The potential for a fuel crisis has sent panic through the heart of many Americans, and, consequently, everyone with a gasoline-powered car seems to be headed to the local gas station to fill up. As a Florida native, this behavior isn’t particularly odd to me, as it is a pattern that proceeds any tropical storm or hurricane. Still, it does bring about a more relevant point: electric car owners can kick back with their feet up and relax, while gasoline-powered car owners are becoming increasingly stressed.
The 2021 gasoline crisis
Almost every major news outlet is covering the events and outcomes surrounding the fuel crisis. What is causing the panic is the cyber attack on the Colonial Pipeline that has left the east coaster scrambling to ensure that their gas tanks are full. According to the Washington Post, this shutdown of the pipelines, one of the biggest US pipelines on the east coast, might be giving car owners a reason to consider buying an electric vehicle after all.
Electric car owners don’t care about the debate over the validity of the gas crisis
As happens any time people go into a panic, social media floods with different angles and narratives that can be borderline impossible to decipher what information is correct. Regardless of whether or not people have a reason to be worried about a gasoline shortage in their area, they are choosing to fill their tanks — just to be safe. Right now, it seems, owners of electric cars seem to be living their best, stress-free life — well, at least when it comes to how they will be powering their car.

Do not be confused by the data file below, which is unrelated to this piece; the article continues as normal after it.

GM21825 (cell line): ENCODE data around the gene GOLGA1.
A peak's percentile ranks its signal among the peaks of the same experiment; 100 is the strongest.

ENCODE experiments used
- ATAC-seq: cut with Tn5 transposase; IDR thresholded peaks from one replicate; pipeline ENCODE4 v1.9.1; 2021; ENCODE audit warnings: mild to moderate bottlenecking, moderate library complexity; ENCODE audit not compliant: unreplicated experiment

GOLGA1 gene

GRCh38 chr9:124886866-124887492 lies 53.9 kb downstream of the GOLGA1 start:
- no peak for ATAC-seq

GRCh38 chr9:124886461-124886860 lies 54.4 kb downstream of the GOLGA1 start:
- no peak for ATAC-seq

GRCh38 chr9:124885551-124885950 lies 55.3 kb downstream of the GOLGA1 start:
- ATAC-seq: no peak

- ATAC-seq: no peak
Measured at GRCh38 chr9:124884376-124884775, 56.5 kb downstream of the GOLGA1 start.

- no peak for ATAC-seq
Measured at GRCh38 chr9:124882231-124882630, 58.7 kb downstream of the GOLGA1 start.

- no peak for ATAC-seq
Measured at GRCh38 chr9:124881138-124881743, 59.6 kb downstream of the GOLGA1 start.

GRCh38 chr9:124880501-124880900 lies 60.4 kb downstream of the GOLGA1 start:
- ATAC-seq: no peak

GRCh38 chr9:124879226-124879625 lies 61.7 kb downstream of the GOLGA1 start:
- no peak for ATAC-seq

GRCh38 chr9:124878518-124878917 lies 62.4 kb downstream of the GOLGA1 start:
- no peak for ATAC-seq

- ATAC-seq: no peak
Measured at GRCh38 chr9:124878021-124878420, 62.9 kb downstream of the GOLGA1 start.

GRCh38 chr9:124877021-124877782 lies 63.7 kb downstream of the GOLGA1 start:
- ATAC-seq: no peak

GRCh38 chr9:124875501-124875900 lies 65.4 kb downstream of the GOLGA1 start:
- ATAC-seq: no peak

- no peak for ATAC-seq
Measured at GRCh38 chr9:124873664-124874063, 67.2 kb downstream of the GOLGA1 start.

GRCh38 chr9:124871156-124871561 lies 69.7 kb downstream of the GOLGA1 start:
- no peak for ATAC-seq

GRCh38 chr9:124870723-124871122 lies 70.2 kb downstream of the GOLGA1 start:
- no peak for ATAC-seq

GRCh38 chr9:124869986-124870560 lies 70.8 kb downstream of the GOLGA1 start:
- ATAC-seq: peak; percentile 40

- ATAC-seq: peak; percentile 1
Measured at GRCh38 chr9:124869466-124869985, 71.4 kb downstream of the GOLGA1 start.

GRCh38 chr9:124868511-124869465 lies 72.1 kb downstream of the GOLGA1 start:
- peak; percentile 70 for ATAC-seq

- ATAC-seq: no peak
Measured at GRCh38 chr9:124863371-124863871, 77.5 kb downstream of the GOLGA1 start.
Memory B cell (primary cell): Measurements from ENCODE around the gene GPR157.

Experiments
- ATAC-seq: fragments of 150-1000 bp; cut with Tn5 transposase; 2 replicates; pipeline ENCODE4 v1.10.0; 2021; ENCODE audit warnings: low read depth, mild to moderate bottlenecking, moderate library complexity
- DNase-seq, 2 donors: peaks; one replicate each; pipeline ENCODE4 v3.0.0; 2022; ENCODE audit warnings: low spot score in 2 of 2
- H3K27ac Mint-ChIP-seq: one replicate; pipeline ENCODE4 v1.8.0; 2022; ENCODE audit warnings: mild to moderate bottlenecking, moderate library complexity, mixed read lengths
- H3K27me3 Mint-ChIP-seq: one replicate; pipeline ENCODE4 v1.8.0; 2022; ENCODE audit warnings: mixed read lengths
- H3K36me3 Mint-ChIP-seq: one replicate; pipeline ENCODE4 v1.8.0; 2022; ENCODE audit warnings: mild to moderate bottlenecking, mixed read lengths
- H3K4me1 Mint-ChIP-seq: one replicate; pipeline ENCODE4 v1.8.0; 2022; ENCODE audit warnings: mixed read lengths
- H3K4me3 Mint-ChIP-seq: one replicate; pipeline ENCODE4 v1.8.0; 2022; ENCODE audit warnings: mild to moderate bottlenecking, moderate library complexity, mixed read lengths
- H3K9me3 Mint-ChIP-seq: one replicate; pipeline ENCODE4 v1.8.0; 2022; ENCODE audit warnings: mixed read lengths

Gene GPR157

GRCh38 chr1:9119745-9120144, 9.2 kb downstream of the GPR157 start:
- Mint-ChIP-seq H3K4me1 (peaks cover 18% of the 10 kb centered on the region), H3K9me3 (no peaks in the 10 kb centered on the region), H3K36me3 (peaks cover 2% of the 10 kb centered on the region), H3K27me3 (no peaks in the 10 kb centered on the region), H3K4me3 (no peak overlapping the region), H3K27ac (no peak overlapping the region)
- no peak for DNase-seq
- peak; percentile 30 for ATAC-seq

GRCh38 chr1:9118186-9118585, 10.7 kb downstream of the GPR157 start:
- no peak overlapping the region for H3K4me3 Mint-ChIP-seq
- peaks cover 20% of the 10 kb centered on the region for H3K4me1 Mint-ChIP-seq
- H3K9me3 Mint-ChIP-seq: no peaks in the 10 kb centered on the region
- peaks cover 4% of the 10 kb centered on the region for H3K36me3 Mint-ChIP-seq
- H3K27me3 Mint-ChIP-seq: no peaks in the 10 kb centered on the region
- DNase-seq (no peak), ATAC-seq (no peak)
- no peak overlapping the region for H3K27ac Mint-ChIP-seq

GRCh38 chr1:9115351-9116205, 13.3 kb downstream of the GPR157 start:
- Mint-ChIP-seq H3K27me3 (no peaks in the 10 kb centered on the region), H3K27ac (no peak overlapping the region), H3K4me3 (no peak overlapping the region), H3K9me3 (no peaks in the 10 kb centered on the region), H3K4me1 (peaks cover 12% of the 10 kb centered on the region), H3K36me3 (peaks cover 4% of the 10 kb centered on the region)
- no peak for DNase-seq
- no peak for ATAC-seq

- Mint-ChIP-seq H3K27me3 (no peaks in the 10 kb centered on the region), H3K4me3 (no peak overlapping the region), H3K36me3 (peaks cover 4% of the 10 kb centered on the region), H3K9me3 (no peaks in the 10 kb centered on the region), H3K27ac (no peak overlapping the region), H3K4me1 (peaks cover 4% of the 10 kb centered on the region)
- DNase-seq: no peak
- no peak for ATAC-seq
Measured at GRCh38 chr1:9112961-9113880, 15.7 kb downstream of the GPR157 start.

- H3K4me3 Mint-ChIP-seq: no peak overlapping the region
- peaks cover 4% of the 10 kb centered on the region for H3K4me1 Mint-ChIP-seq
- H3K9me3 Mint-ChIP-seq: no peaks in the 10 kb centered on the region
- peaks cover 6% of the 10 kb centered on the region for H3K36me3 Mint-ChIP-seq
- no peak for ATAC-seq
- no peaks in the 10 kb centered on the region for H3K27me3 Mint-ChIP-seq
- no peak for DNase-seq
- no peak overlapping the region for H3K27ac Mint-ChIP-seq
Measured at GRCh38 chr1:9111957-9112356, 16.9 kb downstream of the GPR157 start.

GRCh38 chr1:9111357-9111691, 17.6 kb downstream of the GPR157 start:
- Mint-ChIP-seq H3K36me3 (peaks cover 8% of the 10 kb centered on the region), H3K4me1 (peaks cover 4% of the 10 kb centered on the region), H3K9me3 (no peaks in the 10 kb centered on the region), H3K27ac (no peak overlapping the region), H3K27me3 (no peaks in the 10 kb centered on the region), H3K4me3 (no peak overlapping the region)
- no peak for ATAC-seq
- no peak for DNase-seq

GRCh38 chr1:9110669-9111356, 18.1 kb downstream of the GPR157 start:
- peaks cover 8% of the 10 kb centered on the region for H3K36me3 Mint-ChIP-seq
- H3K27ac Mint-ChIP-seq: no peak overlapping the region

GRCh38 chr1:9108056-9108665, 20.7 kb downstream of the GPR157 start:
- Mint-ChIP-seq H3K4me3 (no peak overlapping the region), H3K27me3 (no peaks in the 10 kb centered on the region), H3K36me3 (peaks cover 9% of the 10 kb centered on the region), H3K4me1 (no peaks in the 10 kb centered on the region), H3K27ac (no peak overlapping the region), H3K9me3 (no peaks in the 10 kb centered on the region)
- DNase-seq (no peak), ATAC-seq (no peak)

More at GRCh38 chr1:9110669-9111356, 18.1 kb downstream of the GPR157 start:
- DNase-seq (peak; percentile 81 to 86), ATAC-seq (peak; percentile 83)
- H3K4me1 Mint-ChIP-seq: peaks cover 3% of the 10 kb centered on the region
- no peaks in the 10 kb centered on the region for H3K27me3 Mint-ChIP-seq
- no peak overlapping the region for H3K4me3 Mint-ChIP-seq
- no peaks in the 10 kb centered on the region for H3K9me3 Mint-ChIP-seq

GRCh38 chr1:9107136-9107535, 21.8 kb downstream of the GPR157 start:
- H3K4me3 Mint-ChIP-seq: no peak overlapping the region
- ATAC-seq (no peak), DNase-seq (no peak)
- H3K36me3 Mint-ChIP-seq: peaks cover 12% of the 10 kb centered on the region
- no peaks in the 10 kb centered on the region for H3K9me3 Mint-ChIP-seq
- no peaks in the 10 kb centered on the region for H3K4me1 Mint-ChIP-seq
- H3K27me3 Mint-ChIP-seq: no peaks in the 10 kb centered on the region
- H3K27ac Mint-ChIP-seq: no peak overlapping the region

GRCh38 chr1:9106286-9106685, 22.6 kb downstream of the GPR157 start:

An issue more relevant in the long run
The fear of fuel shortage and the ability to overcome fuel shortages with an electric vehicle show us a window into a future where gasoline-powered cars are the minority. This isn’t the first time some areas have been starving for gasoline, but as the popularity of electric cars continues to increase, fewer and fewer drivers will be at the mercy of what is available at the pump.
In situations like this, electric car owners do genuinely have a leg up. While they may struggle to charge their cars in case of a power outage, companies like Tesla are working to create efficient fuel cells that allow owners to store enough energy to recharge their vehicles and even homes and businesses.
In case of natural disasters like hurricanes and earthquakes, cyber attacks on major pipelines, or any other problem that could cause a widespread fuel shortage, owning an electric vehicle that can be charged at home, with a generator, or using solar panels can be a major benefit, and this current fuel crisis is just one example of a time when having owning an electric car is more beneficial than owning a gasoline-powered vehicle.